Arts and Culture

There are two things you should know about me before we get into this story. One — I wasn’t alive fifty years ago. Two — I’m not really a Grateful Dead fan; definitely not what you’d call a Deadhead, at least.

But I’ve heard about one particular Grateful Dead show over and over since I moved to Louisville: the one they played at my alma mater Bellarmine University — then Bellarmine College — in 1968.

“It seems really unlikely, which is why I think I love the story,” said Kyle Barnett, a professor at Bellarmine who, later this month, is co-hosting a lecture with music historian Jesse Jarnow about that specific Grateful Dead concert.

If you look (and listen) around Bellarmine’s campus, there are nods to the show all over the place. It’s mentioned in campus tours; there’s a plaque in the university lobby that looks like the original hand-drawn poster for the show; Bellarmine Radio plays songs from the setlist.

Bellarmine University

A copy of the original concert poster.

But to me, it always seemed a little weird.

Why would a band that became an international sensation play at a small Catholic college in Louisville, Kentucky? Especially since the Dead only played eight total shows in Kentucky between their formation in 1965 and 1995 when lead guitarist and singer Jerry Garcia died.

“On what I’ve seen, my best guess is that it was a student programming board,” Barnett said. “They booked a number of interesting acts over the years.”

He continued: “I think part of the problem, right, is what do people think of as important to save for the historical record, and a Grateful Dead show wasn’t understood by the university as something that would be as commemorated 50 years later.”

But this random show lives on because of the Dead’s policy — or lack thereof — about concert attendees recording their shows.

“The band embraced what were then largely known as tapers with audio tape, reel-to-reel or cassette decks; they’d set up at the shows,” Barnett said. “This is something they encouraged.”

So, if you google “Grateful Dead Bellarmine,” there are a bunch of kind of fuzzy, bootleg collections of the music played that night. For Louisville Deadheads — even those who didn’t attend the show — those recordings hold a really special place in their collection.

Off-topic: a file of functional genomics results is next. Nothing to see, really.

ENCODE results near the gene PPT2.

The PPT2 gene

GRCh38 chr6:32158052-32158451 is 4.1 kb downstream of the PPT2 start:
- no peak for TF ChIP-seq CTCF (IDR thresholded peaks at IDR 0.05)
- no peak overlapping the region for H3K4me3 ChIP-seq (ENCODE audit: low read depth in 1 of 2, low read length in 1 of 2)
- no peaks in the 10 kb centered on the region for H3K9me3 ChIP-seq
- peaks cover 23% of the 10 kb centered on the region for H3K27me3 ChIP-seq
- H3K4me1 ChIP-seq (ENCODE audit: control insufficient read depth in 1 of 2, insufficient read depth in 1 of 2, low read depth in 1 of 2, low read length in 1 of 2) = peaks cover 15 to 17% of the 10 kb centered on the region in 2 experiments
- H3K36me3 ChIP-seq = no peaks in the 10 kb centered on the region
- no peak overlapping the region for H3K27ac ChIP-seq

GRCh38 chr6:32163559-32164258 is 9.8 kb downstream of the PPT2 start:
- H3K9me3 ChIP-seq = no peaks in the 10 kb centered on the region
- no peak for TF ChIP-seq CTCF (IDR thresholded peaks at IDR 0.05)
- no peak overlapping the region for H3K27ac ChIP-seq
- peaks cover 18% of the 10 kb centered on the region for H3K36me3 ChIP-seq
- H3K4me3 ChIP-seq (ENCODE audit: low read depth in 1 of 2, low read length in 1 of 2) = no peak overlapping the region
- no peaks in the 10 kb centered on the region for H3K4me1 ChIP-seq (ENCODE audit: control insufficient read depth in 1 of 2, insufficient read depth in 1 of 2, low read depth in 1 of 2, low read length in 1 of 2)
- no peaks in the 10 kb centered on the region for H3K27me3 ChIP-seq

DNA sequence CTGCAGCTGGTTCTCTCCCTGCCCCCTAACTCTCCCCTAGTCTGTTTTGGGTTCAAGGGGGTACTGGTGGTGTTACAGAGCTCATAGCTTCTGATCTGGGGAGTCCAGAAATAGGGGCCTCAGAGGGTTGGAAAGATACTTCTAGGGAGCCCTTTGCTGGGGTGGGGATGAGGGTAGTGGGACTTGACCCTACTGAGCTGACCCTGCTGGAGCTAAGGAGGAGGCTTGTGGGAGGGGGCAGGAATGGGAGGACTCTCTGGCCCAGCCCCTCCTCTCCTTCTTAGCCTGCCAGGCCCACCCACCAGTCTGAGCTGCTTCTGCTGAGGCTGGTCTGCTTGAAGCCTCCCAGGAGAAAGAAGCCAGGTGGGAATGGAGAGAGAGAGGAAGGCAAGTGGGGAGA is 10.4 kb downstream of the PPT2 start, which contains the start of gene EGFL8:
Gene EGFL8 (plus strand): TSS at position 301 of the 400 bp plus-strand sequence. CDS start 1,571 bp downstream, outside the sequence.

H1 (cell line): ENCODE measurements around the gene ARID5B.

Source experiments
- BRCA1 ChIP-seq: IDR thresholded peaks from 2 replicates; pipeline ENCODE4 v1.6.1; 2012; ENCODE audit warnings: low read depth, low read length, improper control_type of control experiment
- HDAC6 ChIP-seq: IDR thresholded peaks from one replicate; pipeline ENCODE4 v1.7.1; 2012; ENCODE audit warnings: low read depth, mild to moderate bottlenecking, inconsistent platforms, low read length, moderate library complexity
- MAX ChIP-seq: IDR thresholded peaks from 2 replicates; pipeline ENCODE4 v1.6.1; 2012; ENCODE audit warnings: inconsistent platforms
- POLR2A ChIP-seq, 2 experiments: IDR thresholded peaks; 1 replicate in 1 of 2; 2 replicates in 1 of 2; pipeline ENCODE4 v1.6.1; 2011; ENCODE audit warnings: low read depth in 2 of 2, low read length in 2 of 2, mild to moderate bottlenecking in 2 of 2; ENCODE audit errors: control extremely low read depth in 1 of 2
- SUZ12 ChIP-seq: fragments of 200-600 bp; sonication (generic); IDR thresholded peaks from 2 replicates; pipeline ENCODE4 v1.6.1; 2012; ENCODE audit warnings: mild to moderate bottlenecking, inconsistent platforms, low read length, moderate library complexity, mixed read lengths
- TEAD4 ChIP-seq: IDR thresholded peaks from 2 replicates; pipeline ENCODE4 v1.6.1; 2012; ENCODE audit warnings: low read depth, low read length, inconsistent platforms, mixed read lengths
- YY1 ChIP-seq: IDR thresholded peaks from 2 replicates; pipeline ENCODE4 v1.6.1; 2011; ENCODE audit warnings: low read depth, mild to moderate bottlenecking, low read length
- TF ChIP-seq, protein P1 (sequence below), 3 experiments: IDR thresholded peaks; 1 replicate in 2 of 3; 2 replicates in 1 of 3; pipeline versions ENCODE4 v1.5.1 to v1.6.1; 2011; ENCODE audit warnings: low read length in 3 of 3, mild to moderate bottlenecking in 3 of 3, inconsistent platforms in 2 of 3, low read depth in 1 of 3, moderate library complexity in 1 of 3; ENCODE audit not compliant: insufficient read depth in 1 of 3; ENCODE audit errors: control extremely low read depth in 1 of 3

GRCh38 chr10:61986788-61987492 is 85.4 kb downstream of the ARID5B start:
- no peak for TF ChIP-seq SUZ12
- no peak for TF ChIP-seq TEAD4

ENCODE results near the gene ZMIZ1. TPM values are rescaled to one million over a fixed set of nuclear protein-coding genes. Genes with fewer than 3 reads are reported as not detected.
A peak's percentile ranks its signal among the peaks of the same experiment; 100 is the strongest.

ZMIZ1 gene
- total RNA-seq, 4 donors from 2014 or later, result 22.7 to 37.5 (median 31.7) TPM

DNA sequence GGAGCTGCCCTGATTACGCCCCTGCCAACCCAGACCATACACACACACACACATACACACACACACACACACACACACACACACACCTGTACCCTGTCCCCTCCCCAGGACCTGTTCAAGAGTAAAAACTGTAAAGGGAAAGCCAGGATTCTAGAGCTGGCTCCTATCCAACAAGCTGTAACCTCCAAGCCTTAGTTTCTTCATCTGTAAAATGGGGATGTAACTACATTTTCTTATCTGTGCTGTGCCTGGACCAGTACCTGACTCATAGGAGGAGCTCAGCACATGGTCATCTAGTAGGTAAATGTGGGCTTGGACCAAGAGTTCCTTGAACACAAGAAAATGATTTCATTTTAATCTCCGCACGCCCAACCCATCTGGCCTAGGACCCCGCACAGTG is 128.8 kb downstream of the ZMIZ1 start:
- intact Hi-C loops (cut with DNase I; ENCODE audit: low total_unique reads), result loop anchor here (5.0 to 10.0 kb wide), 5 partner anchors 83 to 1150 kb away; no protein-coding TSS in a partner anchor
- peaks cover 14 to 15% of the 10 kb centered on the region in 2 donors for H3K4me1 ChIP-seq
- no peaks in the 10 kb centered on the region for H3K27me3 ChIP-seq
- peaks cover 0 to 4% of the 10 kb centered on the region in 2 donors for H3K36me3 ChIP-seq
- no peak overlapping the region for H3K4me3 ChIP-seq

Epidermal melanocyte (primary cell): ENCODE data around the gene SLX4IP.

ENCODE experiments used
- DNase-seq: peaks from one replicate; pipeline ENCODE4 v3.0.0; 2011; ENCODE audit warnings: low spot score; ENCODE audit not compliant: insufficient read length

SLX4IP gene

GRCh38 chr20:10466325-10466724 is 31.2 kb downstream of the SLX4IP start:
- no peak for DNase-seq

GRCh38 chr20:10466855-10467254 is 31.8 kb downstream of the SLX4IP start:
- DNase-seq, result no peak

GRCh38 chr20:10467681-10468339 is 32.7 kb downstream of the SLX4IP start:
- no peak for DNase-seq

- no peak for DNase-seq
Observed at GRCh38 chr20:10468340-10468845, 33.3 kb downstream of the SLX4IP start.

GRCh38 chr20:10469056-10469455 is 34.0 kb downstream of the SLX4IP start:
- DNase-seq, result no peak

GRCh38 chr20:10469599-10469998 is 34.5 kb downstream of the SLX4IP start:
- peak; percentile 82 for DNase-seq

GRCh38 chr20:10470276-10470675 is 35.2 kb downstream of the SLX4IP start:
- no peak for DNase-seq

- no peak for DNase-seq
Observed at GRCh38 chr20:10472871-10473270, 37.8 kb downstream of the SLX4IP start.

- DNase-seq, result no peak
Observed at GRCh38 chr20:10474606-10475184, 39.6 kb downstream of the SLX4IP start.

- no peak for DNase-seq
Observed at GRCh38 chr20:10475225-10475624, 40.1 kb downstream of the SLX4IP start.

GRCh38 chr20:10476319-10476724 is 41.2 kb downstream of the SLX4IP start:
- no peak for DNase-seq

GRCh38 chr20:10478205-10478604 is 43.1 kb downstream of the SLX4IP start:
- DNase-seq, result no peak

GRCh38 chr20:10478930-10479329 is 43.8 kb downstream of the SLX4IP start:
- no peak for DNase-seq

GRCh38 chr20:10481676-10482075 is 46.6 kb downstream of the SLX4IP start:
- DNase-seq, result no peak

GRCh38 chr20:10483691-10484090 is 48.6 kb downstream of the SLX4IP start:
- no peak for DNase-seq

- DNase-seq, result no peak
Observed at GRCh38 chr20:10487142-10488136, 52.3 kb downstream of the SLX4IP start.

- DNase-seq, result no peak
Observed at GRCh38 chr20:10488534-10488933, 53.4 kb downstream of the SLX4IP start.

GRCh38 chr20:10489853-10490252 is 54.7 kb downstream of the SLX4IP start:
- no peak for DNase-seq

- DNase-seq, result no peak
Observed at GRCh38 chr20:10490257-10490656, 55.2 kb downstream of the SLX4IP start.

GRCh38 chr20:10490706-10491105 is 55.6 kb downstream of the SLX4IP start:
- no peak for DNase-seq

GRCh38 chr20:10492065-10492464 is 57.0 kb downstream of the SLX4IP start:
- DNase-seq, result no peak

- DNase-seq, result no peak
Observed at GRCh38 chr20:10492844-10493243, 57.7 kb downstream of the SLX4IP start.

One of those fans is Jim Kitterman, who lives in Louisville and refers to himself as a “Grateful Dead Encyclopedia.”

“For a period of five to six years, I was listening ten hours a day,” Kitterman said. “Outside research, I’ve read probably 15 books about the Dead, then I reached a point where I realized I was reading the same thing over and over in a different voice.”

Submitted

Jim Kitterman with founding Grateful Dead member Bob Weir.

Kitterman saw the band in concert 53 times, and though he didn’t personally attend the Bellarmine Show, he has listened many times to the concert. He’s also shared it with other Deadheads he has found along the way, like a man he met while donating blood post-9/11.

“This guy is sitting next to me with long hair and a beard, and he says to me ‘Man, I was at that show,’” Kitterman said. “And I told him the recording was floating around. He couldn’t believe it. After that night, I went home, found the tape and FedEx-ed it to him because I thought, ‘If anyone deserves to have this, it’s you.’”

Local fans, like David Serchuk, are still learning about that concert today.

Serchuk saw his first Grateful Dead show when he was 16 at Madison Square Garden.

“The music is so — the thing is so earthy and organic,” Serchuk said. “It’s like you could plant it and things would grow out of it. It’s not polished, but it is good.”

And just this month, he discovered the Bellarmine concert recording.

“I was like ‘Bellarmine? Are you kidding me?’” He said. “And they were hot. 1968 is what people called ‘Primal Dead.’ And they were smokin’. They sound like the band that put out ‘Live/Dead’ not too long later, which is considered one of the great live rock and roll albums.”

Serchuk has two kids, but says he’s alone in his love for the Grateful Dead in his family; over at Bellarmine, Barnett is hoping the 50th anniversary of the show introduces more students to the band’s catalogue and their impact on popular culture.

“I would say there are some students who were bonafide Deadheads,” Barnett said. “The rest of them are curious, but don’t know a lot.”

He’s started introducing them to the band by playing them the last line of the Bellarmine show: “You’ve just been victimized by the Grateful Dead.”